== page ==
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keiser31

Reeves Octoauto suspension...

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Hey guys...anyone out there have any information about the suspension on the Reeves Octoauto? A buddy is trying to make a model of the vehicle and needs help with the details. Please let me know what you can come up with. John

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Benefits of AACA Membership.

It is all Overland except for the specialty parts to convert it. We thought the car was found a couple of years ago but after going through all the parts we could see (stacked up) it could not be proven to be the real McCoy.

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Steve...thanks for that. I see the car's history in a couple of my books and that it was a 1910 Overland, but nothing there shows the underside and the extra axle setups. I guess the guy making the model will have to go to the patent drawings or copies of them if they exist.

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Steve...thanks for that. I see the car's history in a couple of my books and that it was a 1910 Overland, but nothing there shows the underside and the extra axle setups. I guess the guy making the model will have to go to the patent drawings or copies of them if they exist.

Here's a photo of that thing! What the hell was he thinking?

octoauto.jpg

Jim

Edited by West Peterson (see edit history)

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Here's a photo of that thing! What the hell was he thinking?

octoauto.jpg

Jim

From what I gather by my reading up on the vehicle, it was an attempt at long distance driving via extra tires. Not having to change tires was a real incentive. I have tried to change a tire on a 1914 Cartercar and the tire was pliable. Two of us could not do it, so we found a guy in town that has ALL of the ancient tire changing equipment we needed. I cannot imagine having to change a tire like that on the side of a muddy road!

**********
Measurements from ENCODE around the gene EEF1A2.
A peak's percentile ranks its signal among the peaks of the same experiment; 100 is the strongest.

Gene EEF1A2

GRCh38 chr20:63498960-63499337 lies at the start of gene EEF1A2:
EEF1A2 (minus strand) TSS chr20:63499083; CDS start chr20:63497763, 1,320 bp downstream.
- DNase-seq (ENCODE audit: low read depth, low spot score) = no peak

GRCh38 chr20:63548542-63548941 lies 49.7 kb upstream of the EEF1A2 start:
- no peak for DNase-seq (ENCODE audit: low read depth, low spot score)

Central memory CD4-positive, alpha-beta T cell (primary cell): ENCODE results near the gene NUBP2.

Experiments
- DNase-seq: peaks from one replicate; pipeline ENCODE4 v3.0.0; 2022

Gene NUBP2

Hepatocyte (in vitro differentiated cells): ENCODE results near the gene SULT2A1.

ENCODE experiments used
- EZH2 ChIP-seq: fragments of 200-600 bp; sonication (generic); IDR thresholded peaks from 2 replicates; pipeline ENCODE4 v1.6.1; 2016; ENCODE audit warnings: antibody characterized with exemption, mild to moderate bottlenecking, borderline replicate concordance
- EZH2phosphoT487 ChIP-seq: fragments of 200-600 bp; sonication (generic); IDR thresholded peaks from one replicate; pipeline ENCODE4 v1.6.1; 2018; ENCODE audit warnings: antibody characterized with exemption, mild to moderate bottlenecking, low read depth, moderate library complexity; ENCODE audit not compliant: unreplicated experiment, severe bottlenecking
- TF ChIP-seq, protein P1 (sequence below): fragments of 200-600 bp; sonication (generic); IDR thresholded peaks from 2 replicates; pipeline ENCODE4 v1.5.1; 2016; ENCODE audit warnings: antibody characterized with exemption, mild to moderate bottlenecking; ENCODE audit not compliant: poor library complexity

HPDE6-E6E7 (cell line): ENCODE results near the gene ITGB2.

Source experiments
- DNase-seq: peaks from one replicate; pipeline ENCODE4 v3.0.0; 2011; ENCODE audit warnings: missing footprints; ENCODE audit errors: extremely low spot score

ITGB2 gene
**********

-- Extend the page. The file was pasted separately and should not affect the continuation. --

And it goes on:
Edited by West Peterson (see edit history)

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The same builder also produced a more useable six wheel version.

Mercedes did not forget this idea as they also built the infamous armored G-4 Staff Car with two complete & coupled rear-end drives and bullet resistant tires on six wheels !

Professor Fate would have loved the octoauto during the 60s film

The Great Race !

Edited by Silverghost (see edit history)

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The suspension is very similar to the tandem axles on a semi-trailer. I inspected the "pile" that Steve mentioned and would love to make a car out of that some day. Any one with a very large checkbook interested? Locoman.

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The idea was to double tire life and give a ride "beyond the dreams of the neurotic" to quote and early ad. The ad also described how the car glided over a busted up Nicholson pavement, described as the end of the limit in rough roads.

A quick search turned up this account.

In 1911, Milton formed the Reeves Sexto-Octo Co. of Columbus, Ind., and turned to manufacturing some of the oddest, yet sleek-looking cars ever made: the Sextoauto and the Octoauto, multi-wheeled cars with six and eight wheels. These were titled "The easiest riding cars in the world," and followed the premise that the more tires on the ground, the more comfortable the ride. Reeves wanted an auto that would "float" over bumps and rough streets. Thus came the eight-wheeled Octoauto, which was praised in two pages of prose by a well-known writer of the time, Elbert Hubbard.

"In the Reeves Octoauto," Hubbard wrote, "the load is distributed over eight wheels, instead of being concentrated on four. In a four-wheeled automobile, a wheel at each corner carries one-fourth of the load. In case of an imperfection in the road or the sudden dropping down into a rut, one wheel may for an instant carry half the load, and it is this sudden jolt and burden that causes tire trouble."

The Octoauto was simply a modified 1910-1911 Overland automobile. The length of the Octoauto - 248 inches - was a huge drawback, in addition to its price of $3,200. None were ever sold.